CUE Haven is Buzzing!
Ever since we started the restoration project, we have planned to have bee hives on the property. both to help the pollination of the trees and also to provide a safe habitat for bees.
Earlier this year, Richard Stevens, an ecology student at Unitec in Auckland did a 90 hour practicum at CUE Haven. Richard has also studied apiculture (beekeeping) and we asked him to help us establish a small apiary on site in amongst the over 160,000 trees our volunteers have planted over the past eight years.
Richard’s brother Mark is also a bee keeper and they both came out in early October to get the bee keeping project started.
There is a wild bee hive in a big old puriri tree on the property. Richard and Mark’s first bee task was to install an apparatus on the wild hive to protect the bees from varroa mite. The wild bees might have become a source of the parasite for any introduced bees, so it made sense to take the precaution.
The challenge was to ensure the wild bees walk through the disinfectant as they enter or leave the hive. To do the installation they had to find the pathway the bees use and then ensure the bees would be forced to pass through the device and get disinfected.
And it worked fine!
The disinfectant sheet remained on the tree for the recommended eight weeks and Richard feels confident that any possible varroa mites on the wild bees will have been eradicated by now.
Then it was time to bring the new honey bee hives and get them established at CUE Haven.
Bees can fly up to almost 4 kms looking for nectar, but the further they fly the shorter their lifespan due to wind damage and predation.
Richard had located an optimal site to place the new hives to ensure the success of the bee colony and he and Mark installed some wooden platforms so the hives wouldn’t have to sit on the ground.
The site is protected from the wind, but receives plenty of sunshine and good air circulation and drainage and is reasonably close to a water source. Also the site is away from the walking tracks so the bees are unlikely to be disturbed by visitors. Honey bees are basically harmless insects when not actively defending their hive from an intruder.
In early December, our young beekeepers came out very early in the morning to move the hives and the Carniolan bees to their new home.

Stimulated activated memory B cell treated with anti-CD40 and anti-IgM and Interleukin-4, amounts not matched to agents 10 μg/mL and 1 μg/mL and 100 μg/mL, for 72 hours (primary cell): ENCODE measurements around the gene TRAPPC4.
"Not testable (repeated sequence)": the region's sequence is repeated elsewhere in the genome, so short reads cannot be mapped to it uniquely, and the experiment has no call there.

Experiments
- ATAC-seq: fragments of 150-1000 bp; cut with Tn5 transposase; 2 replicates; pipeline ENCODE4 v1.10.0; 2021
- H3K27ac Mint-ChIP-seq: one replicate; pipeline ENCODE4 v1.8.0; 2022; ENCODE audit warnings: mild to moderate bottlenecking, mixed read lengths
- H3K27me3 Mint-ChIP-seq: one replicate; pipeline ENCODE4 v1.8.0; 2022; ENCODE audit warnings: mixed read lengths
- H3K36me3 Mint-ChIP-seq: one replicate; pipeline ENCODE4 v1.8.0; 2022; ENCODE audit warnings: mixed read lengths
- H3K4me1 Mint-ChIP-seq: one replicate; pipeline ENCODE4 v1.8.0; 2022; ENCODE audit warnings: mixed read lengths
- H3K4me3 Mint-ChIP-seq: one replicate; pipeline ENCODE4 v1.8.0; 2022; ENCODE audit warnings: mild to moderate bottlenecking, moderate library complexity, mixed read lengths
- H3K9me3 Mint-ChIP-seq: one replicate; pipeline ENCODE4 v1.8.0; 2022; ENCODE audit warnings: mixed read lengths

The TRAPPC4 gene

They loaded the two new hives into the ute.
And we drove up to as close to the platform site as we could. They then carried the hives out and set them up.
To get the bees set up and so they have a food source until they get acclimated, Richard poured sugar water onto hay in the top of the hives.
Richard had put metal strips over the hive entrances to keep the bees from escaping during transportation to the site. The last step was removing these coverings so that the bees could start to explore their new environment.
Beekeeping chores change throughout the year. When the bees are actively foraging for nectar and pollen, the hives need to be inspected several times, especially at the start in spring to ensure they are ready for their busy season and at the end of the season in autumn when the bees are put to bed for the winter.
Richard will continue to maintain the hives and conduct inspections to determine the health and productivity of the colony, and also whether the colony needs additional food stores, more nectar storage space, increased ventilation, medication, swarm control measures, a new queen and more.
Our many thanks to Richard and Mark for setting up the CUE Haven apiary. We look forward to sharing some CUE Haven honey with our volunteers and supporters when the hives become productive next year!
Bee Trivia – Did You Know This?
A drone is a male honey bee, produced by a queen laying an unfertilized egg, usually in a larger cell. Drones do not forage or build honey comb. They merely mate with virgin queens and die shortly after mating. They do not have stingers. Their eyes are so large they touch in the middle of their head. They have one extra antennae section than workers and it’s used to locate the virgin queen in flight. Most colonies have between 200-2,000 drones.
Honey bees are vegetarians and obtain their protein from pollen and their carbohydrates from flower nectar.
Workers nurture their egg-laying queen, keep the hive cleaner than our own homes, protect the colony from raiders, and fly thousands of miles to gather food.
Bees communicate by emitting chemical substances called pheromones and by performing dances in specific patterns.
When the worker bee returns to the hive, she hands the pollen and nectar she has collected to a younger worker to deposit in hexagonal wax cells. The bees add enzymes to the nectar, then fan this concoction with their wings to evaporate the water, and gradually it turns to thick, sweet honey.
During winter, the bees used their stored food to generate heat and keep their hives at about 92 degrees Fahrenheit